Return to Thinking about art

We're already well into the new year and I've yet to complete a new painting. This is very frustrating to me because if I had my druthers, I'd be painting full time. Unfortunately, life sometimes dictates to us what our druthers shall be. We all must make a living and I make mine through commercial art and cartooning. 


Since I no longer have gallery representation, selling fine art has become a more difficult task. Sure, I have an online gallery, but it's not the same. My work looks better in person. I had to leave the gallery due to my controversial cartoons, but it's tough to get into another gallery around here because most of them offer the same old tired realistic landscapes and repetitive western art. Why? Because it sells. Tourists want to buy comfortable souvenirs. They buy kitsch.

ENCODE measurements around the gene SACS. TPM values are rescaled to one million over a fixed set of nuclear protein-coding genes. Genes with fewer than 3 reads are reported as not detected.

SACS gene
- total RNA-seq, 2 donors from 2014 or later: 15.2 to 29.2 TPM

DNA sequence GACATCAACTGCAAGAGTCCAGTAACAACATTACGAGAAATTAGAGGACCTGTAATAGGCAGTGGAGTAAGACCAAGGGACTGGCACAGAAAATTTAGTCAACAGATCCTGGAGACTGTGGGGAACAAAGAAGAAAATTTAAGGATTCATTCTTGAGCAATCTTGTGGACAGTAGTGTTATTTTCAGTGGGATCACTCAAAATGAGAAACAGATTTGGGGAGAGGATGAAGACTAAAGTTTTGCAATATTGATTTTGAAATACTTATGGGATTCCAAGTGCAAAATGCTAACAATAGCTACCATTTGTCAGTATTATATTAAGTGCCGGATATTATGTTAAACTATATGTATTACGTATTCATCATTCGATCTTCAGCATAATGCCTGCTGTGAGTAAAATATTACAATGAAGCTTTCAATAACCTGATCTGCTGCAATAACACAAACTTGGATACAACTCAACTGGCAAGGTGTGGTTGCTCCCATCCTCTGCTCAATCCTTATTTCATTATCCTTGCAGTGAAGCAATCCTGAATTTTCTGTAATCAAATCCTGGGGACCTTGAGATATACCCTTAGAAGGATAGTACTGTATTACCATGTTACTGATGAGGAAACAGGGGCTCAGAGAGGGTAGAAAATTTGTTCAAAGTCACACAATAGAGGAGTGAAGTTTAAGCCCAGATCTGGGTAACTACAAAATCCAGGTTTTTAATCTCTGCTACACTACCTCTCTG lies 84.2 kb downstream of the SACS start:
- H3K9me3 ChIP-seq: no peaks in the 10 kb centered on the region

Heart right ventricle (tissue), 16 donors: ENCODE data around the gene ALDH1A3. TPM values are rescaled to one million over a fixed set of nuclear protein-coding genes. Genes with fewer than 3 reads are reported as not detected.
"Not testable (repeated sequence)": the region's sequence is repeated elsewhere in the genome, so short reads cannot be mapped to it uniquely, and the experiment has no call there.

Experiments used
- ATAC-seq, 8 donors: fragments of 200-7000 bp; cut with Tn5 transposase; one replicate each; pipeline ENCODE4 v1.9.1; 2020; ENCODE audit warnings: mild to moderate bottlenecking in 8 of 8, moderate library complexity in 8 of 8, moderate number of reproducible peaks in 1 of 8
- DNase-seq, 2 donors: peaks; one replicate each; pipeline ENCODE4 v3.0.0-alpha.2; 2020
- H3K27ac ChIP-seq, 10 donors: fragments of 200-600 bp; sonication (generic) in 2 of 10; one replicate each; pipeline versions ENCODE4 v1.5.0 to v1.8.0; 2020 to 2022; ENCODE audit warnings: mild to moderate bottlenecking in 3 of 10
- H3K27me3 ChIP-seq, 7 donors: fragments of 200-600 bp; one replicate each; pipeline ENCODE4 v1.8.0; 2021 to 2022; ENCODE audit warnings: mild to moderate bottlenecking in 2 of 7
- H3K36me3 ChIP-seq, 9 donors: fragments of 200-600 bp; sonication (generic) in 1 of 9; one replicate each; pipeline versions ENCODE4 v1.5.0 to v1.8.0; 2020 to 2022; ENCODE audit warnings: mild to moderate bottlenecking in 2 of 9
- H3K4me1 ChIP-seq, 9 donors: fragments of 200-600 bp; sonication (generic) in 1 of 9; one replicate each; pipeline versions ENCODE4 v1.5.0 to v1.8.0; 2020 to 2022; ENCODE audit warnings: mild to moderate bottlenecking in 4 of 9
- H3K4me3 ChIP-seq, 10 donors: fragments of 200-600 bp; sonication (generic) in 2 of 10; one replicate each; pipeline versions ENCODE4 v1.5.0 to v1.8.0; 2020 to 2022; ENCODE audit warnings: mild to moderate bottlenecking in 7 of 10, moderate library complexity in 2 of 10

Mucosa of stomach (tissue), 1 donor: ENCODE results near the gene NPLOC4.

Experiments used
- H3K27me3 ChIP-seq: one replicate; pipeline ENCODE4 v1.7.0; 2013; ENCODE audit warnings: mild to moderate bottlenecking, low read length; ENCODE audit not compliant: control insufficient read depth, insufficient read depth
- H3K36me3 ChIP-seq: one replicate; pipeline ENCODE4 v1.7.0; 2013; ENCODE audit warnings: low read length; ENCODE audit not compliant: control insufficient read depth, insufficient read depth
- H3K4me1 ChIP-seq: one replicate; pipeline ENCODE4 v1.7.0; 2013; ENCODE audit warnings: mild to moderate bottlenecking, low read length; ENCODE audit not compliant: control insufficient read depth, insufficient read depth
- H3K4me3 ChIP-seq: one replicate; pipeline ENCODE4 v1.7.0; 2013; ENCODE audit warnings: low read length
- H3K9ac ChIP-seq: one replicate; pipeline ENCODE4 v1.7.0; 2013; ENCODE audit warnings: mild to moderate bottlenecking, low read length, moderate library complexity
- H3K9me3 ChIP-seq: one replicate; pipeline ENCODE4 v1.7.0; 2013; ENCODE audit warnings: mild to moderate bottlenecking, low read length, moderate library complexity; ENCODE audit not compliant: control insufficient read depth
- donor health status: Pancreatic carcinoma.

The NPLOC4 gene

But I digress. To get into a gallery, one must have a larger body of work than what I have. I'll be working on that. Time will have to be made. I'm convinced what I'm doing is good stuff--after all, I've been parsing visuals for over 40 years. I know what's good and not so good. My work is good. No brag, just fact. It can also sell--I proved that when I was in a gallery for about a year. 


One of my buyers sent me an email. They expressed the hope that I will 'become famous.' This is encouraging, but one should not buy art in the hopes the artist will become famous, thus increasing the value of the work. It should be similar to buying a pet. One doesn't spend a lot of money on a pet as an investment. Rather, they enjoy having that pet around for its own sake. It should be the same with art.


That said, if value can be created out of thin air by means of crypto currency, then art should also have intrinsic value in and of itself. If the work is original and one of a kind, then it has intrinsic monetary merit already built into it. 


Thanks to anyone who has read this and stay tuned for more paintings!


--Ben Garrison